Personalized economic orders at the community level can lead to sentiment (extra-market relationships), viz. “team-building,” and lead to greater incentive for collective action than at depersonalized level of exchange.
See Virgil Storr 2007, “Hayek and Lefebvre on Market Space and Extra-Catallactic Relationships,” The Review of Austrian Economics (upcoming).
At lower levels of the hierarchy we realize that some government involvement in our lives is both necessary and beneficial. We see, on a day-to-day “team” level, the need for public works and services; for police, fire-fighting and emergency medical services, for roads, urban mass transportation and for sewer and water services.
We understand the need to share these, in Marxist terms, “means of production”, to receive these services “according to our needs” and to pay for them “according to our abilities.”
As we move further up the hierarchy our relationships are more depersonalized, and, social and political organization is less voluntary and less personally-organized.
Government redistribution at depersonalized levels can remove the compassion of daily exchange and leave both the recipient and the ‘donor’ of redistribution with a sense of alienation. Social capital can be diminished as result of these depersonalized exchanges.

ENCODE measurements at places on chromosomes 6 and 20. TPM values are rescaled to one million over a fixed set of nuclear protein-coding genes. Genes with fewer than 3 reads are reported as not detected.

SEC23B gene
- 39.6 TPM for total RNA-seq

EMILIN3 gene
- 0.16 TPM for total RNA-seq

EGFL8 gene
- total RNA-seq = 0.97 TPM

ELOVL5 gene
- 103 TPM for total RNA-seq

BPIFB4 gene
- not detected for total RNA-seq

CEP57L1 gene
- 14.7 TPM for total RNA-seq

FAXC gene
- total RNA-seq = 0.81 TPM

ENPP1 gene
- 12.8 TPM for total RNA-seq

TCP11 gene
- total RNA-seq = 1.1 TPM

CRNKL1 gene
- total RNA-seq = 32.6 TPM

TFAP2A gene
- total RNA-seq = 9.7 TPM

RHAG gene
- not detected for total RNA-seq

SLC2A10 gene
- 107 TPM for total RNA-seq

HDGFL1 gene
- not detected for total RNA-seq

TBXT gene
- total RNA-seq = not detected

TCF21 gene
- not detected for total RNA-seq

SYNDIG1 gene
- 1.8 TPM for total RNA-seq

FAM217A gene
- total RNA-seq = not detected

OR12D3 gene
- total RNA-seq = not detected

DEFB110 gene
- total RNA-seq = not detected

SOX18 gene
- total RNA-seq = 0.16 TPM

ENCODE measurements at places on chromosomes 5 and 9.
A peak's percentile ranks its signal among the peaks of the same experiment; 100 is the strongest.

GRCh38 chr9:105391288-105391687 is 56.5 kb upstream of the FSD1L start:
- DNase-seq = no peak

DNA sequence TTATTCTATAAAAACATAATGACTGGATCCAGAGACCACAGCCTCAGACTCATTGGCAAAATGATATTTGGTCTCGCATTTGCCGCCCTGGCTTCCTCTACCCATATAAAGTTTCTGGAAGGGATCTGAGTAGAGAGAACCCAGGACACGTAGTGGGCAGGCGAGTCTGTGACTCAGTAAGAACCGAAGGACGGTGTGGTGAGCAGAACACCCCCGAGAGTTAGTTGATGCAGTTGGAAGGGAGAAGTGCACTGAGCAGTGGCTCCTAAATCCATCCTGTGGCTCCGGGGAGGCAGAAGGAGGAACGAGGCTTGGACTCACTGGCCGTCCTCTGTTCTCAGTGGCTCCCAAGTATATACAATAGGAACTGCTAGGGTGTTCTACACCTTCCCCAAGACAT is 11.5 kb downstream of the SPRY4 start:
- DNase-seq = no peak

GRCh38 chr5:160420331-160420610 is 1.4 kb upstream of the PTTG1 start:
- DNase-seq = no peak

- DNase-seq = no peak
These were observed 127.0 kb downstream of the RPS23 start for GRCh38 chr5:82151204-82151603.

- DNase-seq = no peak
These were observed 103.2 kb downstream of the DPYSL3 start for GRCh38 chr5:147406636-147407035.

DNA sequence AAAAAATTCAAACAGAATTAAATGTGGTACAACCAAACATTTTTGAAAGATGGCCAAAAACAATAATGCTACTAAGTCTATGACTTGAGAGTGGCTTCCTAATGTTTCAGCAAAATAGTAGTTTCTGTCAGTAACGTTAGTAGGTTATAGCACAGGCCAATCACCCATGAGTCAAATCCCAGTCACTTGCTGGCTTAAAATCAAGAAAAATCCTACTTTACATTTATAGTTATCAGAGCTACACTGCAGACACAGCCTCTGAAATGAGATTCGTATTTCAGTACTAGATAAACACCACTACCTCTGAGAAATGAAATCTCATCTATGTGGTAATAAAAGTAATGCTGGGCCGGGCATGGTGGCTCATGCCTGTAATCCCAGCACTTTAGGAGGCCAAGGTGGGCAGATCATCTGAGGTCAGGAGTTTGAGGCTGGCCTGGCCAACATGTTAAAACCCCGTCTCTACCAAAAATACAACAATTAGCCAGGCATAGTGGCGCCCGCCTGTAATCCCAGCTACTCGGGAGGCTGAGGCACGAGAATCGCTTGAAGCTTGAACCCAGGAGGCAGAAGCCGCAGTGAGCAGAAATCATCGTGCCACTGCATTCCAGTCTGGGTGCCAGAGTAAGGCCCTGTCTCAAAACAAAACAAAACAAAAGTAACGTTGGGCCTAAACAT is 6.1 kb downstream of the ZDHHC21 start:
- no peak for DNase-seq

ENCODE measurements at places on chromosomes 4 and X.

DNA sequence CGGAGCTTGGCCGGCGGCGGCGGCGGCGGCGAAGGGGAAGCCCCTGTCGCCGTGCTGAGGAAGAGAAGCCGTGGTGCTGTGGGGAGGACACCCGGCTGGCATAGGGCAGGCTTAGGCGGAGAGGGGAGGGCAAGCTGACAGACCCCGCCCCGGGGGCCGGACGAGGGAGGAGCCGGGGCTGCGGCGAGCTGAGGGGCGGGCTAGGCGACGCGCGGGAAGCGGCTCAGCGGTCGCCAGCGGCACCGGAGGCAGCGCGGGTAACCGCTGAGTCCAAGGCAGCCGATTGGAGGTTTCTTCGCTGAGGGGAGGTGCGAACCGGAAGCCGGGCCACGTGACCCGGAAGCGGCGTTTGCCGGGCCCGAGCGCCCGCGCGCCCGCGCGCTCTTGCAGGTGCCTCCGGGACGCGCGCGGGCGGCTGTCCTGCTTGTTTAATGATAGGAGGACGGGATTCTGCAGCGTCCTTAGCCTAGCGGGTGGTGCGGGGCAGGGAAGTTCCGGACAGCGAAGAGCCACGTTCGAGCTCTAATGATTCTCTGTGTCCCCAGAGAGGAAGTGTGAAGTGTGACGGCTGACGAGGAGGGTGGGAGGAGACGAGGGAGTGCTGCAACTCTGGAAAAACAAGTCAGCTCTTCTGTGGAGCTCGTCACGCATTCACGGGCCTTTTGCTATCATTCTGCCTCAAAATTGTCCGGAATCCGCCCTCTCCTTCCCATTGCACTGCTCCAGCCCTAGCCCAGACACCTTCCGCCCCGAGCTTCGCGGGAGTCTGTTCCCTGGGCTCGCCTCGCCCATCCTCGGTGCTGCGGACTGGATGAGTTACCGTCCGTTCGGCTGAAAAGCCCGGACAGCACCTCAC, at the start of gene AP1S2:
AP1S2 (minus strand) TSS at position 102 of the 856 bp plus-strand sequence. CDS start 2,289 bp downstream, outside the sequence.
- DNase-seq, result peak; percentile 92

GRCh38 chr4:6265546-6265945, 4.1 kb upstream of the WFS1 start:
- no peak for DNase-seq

At lower levels coercive political activity and collective action does not bring untoward alienation because we directly see, and use, the result of our tax dollars. We have created a sense of civic community.
However at depersonalized level of exchange (e.g. trade over distances) a team is not built and strict negative rights (rule of law) may be best role for government. More government may decrease social capitaland bring political alienation.
Trade is how wealth is created (Ricardo 1812) and classical liberalism describes how best to allow those who do not know each other to trade; by providing a clear system of property rights and a rule of law in which to bring redress when wronged and to remove impediments (uncertainty) to trading freely with those we don’t know.
Wealth creation is how we move from material need to spiritual and emotional advancement.
On government spending:
“The members of the effective coalition will receive differentially larger shares of the benefits expected to result from collective action and/or they will bear differentially smaller shares of the costs of collective action providing general benefits for the whole group. This amounts to saying that redistributive elements must be part of any collective decision reached by less-than-unanimity rule,” (Buchanan and Tullock 1962, The Calculus of Consent).
Through keeping a check on the tendency of the nation-state to grow due to the unequal distribution of costs and benefits of government growth, and acknowledging how this growth may be a fetter on self-organizing processes that lead towards a decent human life, we might improve our own individual and collective paths towards developing human potential.
The political, philosophical and economic discussions we might be having can move beyond the establishment political practices at the nation-state level, and our focus can be at what level, and to what extent, in our lives does government belong.